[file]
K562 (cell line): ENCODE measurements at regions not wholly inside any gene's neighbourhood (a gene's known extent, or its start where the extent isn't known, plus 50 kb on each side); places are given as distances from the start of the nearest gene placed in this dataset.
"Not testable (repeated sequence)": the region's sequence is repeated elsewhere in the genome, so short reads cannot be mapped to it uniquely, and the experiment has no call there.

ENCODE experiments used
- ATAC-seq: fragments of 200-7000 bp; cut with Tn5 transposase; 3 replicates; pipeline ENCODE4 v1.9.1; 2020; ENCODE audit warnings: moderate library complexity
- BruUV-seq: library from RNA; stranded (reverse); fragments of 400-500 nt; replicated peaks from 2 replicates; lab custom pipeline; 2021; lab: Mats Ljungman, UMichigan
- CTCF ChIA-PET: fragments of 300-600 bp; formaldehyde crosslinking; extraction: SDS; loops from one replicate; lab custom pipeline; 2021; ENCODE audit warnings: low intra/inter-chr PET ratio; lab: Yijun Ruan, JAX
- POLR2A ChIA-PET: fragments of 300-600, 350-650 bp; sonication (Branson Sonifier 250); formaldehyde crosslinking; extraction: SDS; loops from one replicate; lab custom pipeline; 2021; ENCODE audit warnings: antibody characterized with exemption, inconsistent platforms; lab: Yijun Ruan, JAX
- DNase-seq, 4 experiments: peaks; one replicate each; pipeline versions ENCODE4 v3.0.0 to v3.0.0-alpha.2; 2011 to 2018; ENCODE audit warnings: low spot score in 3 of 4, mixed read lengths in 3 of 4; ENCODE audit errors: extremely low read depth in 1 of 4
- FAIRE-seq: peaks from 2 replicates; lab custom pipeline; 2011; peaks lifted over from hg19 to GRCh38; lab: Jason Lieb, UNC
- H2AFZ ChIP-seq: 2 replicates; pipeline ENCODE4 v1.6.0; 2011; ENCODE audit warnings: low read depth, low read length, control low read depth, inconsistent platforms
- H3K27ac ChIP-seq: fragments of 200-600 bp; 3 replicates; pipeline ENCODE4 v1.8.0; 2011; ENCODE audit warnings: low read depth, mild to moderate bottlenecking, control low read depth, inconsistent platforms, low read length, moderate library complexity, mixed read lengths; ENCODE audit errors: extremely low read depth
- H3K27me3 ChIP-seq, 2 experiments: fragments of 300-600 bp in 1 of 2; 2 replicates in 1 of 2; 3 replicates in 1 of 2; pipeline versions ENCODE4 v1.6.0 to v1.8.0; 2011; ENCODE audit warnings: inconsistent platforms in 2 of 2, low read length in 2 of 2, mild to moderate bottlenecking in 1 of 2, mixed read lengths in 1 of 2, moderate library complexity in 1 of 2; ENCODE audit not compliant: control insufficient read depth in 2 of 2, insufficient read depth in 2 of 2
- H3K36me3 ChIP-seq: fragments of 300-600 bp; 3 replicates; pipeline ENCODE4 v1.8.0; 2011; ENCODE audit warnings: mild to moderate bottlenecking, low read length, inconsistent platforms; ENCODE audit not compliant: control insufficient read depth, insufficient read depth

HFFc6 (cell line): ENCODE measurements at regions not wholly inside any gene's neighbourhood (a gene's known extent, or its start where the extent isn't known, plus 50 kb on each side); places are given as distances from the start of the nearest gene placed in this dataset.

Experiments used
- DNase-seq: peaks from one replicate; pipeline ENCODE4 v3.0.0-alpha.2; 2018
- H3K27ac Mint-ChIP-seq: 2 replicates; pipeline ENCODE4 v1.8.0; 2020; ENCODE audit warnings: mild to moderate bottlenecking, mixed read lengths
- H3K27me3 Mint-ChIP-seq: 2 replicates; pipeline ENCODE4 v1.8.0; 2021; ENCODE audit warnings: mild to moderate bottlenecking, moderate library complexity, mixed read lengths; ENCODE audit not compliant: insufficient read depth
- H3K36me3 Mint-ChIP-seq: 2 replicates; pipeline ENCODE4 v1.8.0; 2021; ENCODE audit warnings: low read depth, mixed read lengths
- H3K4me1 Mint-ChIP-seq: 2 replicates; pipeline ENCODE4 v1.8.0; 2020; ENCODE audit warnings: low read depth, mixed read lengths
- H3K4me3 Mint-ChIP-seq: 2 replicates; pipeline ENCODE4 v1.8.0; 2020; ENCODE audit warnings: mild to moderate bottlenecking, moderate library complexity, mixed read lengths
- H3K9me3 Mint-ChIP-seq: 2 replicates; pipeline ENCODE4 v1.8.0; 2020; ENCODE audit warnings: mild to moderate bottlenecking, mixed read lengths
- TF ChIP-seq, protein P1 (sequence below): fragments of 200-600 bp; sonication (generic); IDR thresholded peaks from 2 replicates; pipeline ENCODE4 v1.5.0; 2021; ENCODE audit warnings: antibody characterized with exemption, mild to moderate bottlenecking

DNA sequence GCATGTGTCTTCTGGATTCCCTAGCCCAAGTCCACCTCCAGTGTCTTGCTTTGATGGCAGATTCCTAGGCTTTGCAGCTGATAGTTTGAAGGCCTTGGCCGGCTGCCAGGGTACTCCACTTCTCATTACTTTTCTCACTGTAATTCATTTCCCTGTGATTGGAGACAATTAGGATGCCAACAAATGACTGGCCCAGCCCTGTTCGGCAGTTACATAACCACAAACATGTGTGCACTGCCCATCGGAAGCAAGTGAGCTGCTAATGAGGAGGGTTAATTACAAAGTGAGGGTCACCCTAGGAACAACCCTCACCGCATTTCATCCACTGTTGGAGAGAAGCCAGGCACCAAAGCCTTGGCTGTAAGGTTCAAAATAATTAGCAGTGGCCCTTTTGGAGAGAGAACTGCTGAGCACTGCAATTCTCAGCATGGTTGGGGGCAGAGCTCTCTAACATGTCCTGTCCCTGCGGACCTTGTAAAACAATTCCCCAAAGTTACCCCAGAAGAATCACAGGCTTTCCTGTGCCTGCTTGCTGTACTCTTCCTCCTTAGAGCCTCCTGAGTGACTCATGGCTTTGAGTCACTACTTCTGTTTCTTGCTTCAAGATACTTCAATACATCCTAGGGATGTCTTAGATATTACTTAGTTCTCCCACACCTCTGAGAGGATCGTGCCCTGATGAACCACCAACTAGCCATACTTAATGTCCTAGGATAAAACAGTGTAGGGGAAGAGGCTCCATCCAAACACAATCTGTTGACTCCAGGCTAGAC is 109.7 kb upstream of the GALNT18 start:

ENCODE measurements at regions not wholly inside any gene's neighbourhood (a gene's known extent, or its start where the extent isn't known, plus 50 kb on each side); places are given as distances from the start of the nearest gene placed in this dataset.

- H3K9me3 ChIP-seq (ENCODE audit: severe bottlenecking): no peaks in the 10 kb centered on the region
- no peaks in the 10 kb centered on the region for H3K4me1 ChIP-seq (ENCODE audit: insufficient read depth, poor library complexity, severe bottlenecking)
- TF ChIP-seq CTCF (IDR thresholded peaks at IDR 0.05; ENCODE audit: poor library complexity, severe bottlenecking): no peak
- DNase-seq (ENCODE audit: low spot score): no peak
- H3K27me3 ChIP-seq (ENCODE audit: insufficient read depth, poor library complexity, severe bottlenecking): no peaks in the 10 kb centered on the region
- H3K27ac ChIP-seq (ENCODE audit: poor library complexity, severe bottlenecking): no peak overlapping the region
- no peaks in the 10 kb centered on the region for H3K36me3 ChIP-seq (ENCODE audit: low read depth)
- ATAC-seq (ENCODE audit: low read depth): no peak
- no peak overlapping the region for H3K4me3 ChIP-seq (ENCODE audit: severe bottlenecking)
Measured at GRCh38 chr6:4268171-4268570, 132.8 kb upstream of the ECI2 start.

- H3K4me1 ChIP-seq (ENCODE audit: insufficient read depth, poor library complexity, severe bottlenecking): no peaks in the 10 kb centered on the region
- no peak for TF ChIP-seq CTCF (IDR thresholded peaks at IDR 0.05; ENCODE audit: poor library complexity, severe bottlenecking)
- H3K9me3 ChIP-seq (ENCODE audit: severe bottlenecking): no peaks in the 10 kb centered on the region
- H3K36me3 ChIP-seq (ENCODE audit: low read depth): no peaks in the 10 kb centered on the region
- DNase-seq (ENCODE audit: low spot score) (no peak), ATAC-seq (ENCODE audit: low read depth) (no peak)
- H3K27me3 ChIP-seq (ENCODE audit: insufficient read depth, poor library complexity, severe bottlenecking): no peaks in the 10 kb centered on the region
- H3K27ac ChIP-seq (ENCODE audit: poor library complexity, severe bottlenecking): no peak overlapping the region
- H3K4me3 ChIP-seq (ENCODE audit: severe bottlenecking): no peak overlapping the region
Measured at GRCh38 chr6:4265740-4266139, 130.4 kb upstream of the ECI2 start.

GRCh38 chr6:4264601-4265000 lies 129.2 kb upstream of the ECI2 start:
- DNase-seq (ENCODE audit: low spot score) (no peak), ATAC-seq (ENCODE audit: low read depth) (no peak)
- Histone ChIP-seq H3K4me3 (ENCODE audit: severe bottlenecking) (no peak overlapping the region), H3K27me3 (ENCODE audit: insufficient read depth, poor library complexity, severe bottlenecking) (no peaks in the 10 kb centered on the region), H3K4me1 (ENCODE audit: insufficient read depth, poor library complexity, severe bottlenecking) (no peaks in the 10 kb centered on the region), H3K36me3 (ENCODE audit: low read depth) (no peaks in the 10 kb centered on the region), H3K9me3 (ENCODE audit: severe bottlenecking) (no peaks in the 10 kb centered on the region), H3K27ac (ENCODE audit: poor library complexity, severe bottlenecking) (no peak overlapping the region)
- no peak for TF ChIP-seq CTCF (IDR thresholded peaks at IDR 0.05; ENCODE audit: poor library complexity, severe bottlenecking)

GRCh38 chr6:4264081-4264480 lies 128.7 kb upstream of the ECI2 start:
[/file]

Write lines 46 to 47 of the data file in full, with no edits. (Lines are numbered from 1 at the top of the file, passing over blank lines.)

- DNase-seq (ENCODE audit: low spot score) (no peak), ATAC-seq (ENCODE audit: low read depth) (no peak)
- Histone ChIP-seq H3K4me3 (ENCODE audit: severe bottlenecking) (no peak overlapping the region), H3K27me3 (ENCODE audit: insufficient read depth, poor library complexity, severe bottlenecking) (no peaks in the 10 kb centered on the region), H3K4me1 (ENCODE audit: insufficient read depth, poor library complexity, severe bottlenecking) (no peaks in the 10 kb centered on the region), H3K36me3 (ENCODE audit: low read depth) (no peaks in the 10 kb centered on the region), H3K9me3 (ENCODE audit: severe bottlenecking) (no peaks in the 10 kb centered on the region), H3K27ac (ENCODE audit: poor library complexity, severe bottlenecking) (no peak overlapping the region)